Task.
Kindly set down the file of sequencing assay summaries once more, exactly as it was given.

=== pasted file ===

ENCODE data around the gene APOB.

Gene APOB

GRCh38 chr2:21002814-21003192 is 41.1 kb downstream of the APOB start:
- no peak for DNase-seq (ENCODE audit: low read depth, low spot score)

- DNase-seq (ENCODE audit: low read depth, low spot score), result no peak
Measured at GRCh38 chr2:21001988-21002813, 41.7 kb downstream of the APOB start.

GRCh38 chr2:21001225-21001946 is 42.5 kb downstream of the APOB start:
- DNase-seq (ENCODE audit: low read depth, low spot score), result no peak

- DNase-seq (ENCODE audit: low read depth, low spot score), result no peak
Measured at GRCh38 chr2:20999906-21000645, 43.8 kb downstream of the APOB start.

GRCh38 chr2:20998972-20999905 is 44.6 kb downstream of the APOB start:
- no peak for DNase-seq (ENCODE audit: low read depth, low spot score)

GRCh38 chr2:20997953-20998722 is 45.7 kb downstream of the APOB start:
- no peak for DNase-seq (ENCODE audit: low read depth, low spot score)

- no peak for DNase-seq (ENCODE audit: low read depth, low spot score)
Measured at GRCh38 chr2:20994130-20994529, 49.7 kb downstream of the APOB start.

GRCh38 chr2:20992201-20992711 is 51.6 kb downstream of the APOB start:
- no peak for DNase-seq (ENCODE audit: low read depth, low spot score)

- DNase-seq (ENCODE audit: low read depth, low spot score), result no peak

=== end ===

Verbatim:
ENCODE data around the gene APOB.

Gene APOB

GRCh38 chr2:21002814-21003192 is 41.1 kb downstream of the APOB start:
- no peak for DNase-seq (ENCODE audit: low read depth, low spot score)

- DNase-seq (ENCODE audit: low read depth, low spot score), result no peak
Measured at GRCh38 chr2:21001988-21002813, 41.7 kb downstream of the APOB start.

GRCh38 chr2:21001225-21001946 is 42.5 kb downstream of the APOB start:
- DNase-seq (ENCODE audit: low read depth, low spot score), result no peak

- DNase-seq (ENCODE audit: low read depth, low spot score), result no peak
Measured at GRCh38 chr2:20999906-21000645, 43.8 kb downstream of the APOB start.

GRCh38 chr2:20998972-20999905 is 44.6 kb downstream of the APOB start:
- no peak for DNase-seq (ENCODE audit: low read depth, low spot score)

GRCh38 chr2:20997953-20998722 is 45.7 kb downstream of the APOB start:
- no peak for DNase-seq (ENCODE audit: low read depth, low spot score)

- no peak for DNase-seq (ENCODE audit: low read depth, low spot score)
Measured at GRCh38 chr2:20994130-20994529, 49.7 kb downstream of the APOB start.

GRCh38 chr2:20992201-20992711 is 51.6 kb downstream of the APOB start:
- no peak for DNase-seq (ENCODE audit: low read depth, low spot score)

- DNase-seq (ENCODE audit: low read depth, low spot score), result no peak